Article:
For medical practices, a major challenge is managing the hundreds of telephone calls received daily, many of which are about new or worsening medical symptoms. Particularly difficult are calls from persons with little or no medical training about frail older persons living at home or in assisted living (AL) communities. Incoming calls are typically answered by a receptionist with little medical training, who takes basic information and passes the call to an office nurse, who resolves the call with occasional provider backup. Consistent, high-quality management and documentation of these telephone contacts is a formidable task for both medical offices and AL communities. Standard protocols and triage systems exist for obstetrics, pediatrics, and general adult medicine, but no geriatric-specific products exist, and integration of telephone information-gathering systems with electronic health records (EHRs) is rudimentary. Thus, a growing need exists in the healthcare market for evidence-based, user-friendly systems to guide office receptionists and nurses in the management of telephone contacts about geriatric patients. The proposed project will partner Keona Health, a small business specializing in internet-based communication between patients and medical practices about medical symptoms, with key members of an NINR-funded project at the University of North Carolina at Chapel Hill (UNC) that is developing evidence- based materials for family caregivers about medical symptoms in persons with dementia. We propose to: (1) expand Keona's existing electronic platform to offer a message management system for office receptionists, nurses, and medical providers that integrates with office EHRs;(2) create one general and five symptom- specific problem management protocols about common symptoms in older persons, incorporating them into the electronic message management system for medical office staff and paper protocols for AL staff;and (3) conduct a pre-post evaluation of the system in a busy primary care medical practice for seniors and three AL communities it serves, evaluating both system feasibility (use, functionality, call time and cost, barriers and facilitators of use) and outcomes of system use (documentation, self-efficacy of AL staff and of office receptionists and nurses, and caller satisfaction. Innovative features include targeting the growing geriatric market;rapid, consistent data collection;evidence-based guidance for staff;improved documentation of every call;and the potential to increase efficiency and reduce cost. Successful achievement of this project could lead to a call management system with large commercial potential - addressing the hundreds of millions of telephone calls made for geriatric health concerns every year.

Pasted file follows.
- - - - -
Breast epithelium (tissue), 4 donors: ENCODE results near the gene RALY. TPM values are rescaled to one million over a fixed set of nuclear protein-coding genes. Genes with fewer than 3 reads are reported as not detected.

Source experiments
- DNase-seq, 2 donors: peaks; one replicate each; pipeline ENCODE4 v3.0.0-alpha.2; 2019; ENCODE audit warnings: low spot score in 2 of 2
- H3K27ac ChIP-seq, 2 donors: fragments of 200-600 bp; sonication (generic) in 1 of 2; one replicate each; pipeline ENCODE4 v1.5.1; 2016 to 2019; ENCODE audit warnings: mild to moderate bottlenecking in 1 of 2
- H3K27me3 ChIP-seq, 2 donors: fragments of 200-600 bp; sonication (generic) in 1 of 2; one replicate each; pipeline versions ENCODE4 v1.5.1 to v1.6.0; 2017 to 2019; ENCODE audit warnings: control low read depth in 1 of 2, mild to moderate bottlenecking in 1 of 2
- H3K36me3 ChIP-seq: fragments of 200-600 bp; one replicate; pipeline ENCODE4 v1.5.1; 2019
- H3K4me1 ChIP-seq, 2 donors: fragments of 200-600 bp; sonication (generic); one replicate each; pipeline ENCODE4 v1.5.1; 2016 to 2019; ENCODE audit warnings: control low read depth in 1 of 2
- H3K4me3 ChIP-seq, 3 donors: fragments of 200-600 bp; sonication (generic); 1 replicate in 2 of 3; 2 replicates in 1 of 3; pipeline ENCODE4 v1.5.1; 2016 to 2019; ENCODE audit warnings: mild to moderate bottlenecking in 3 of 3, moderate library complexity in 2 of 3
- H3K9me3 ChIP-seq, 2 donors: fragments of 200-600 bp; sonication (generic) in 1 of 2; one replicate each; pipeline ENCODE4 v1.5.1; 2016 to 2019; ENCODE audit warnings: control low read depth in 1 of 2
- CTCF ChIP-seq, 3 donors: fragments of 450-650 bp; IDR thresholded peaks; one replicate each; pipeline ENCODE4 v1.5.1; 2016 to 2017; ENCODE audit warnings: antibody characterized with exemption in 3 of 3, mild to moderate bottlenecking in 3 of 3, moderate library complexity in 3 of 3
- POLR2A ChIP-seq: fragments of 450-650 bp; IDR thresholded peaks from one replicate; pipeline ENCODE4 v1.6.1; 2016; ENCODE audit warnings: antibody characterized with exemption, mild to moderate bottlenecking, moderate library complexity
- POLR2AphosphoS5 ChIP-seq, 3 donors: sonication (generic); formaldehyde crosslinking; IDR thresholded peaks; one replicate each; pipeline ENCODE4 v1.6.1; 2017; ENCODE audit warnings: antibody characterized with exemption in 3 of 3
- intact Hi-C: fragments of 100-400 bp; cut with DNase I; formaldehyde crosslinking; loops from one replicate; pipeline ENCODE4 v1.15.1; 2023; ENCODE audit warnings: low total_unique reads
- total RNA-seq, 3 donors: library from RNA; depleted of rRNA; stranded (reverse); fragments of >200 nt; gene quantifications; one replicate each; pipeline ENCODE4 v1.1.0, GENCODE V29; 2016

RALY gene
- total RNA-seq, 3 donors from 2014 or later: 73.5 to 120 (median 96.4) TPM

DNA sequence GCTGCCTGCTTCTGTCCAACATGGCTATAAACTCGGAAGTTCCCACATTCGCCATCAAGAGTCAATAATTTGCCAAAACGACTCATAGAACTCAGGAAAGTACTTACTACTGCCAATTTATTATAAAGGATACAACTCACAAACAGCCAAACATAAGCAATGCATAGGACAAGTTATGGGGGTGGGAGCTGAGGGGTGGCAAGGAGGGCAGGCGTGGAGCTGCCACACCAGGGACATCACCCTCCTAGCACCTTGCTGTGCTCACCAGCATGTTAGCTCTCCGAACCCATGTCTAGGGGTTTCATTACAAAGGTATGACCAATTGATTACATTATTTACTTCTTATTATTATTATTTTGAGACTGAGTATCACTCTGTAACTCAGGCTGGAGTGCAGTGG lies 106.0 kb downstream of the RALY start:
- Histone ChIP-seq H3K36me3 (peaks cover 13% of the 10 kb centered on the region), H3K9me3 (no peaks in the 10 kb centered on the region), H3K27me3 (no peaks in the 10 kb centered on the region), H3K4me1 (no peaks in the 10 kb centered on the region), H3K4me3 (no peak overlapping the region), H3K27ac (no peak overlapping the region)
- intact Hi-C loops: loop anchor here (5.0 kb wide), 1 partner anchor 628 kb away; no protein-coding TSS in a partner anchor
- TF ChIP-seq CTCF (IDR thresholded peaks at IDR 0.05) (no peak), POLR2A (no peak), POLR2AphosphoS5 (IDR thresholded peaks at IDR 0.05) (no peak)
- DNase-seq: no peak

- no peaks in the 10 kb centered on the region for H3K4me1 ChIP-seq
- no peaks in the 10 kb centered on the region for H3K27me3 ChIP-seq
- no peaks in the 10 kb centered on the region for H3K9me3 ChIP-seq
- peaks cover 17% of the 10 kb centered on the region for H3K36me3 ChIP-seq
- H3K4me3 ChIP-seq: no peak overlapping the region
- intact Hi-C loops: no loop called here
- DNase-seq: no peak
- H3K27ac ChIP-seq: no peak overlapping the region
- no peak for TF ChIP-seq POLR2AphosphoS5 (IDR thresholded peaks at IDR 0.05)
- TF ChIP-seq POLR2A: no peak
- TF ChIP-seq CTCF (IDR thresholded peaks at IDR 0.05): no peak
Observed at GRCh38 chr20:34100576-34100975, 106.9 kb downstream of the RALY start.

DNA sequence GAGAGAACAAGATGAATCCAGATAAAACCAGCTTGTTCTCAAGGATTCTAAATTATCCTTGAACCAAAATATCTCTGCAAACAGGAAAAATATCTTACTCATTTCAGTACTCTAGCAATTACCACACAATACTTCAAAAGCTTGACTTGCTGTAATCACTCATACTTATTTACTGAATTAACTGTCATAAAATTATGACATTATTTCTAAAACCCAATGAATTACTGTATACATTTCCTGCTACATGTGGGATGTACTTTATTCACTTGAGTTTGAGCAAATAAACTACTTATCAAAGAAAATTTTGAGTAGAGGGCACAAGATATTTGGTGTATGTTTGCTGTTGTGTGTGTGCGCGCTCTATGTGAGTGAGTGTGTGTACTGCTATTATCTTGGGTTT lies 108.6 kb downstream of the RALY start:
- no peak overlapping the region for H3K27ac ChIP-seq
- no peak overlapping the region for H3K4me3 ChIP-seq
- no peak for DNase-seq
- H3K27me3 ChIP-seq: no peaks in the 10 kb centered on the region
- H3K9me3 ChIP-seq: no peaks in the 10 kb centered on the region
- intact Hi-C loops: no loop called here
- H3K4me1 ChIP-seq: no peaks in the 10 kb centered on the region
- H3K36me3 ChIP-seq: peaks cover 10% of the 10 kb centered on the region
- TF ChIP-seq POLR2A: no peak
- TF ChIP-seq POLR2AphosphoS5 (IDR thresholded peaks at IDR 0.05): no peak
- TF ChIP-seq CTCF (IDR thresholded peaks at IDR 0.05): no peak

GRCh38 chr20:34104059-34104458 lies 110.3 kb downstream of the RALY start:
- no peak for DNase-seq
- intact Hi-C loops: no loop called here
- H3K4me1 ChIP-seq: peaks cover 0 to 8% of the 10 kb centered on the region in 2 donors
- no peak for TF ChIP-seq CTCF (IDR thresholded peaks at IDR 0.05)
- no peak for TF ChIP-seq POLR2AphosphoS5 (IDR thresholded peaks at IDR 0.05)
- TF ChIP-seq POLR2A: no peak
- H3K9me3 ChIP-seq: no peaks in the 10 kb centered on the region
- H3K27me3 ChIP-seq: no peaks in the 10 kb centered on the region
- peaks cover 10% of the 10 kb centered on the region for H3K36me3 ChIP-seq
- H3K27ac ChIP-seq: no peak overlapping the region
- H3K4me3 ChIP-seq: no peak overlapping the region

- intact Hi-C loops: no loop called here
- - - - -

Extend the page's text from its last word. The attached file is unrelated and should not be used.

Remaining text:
Public Health Relevance

The proposed project builds a communication management system that will help medical offices and assisted living communities better manage telephone communications from geriatric patients. The cornerstone of the system will be guides for front-line personnel, especially receptionists and nurses, in following best practices in data intake and recommendations. This system has the potential to make significant improvements to the handling of triage calls, including improved responsiveness, better documentation, improved patient safety, and lower cost per encounter. This phase one project will develop 5 protocols and run a before-after observational study to demonstrate the feasibility and outcomes of their use.

National Institute of Health (NIH)
National Institute of Nursing Research (NINR)
Small Business Technology Transfer (STTR) Grants - Phase I (R41)
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Special Emphasis Panel (ZRG1-HDM-W (10))
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Diana, Augusto
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Keona Health, Inc.
Chapel Hill
United States
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Crnich, Christopher J; Jump, Robin; Trautner, Barbara et al. (2015) Optimizing Antibiotic Stewardship in Nursing Homes: A Narrative Review and Recommendations for Improvement. Drugs Aging 32:699-716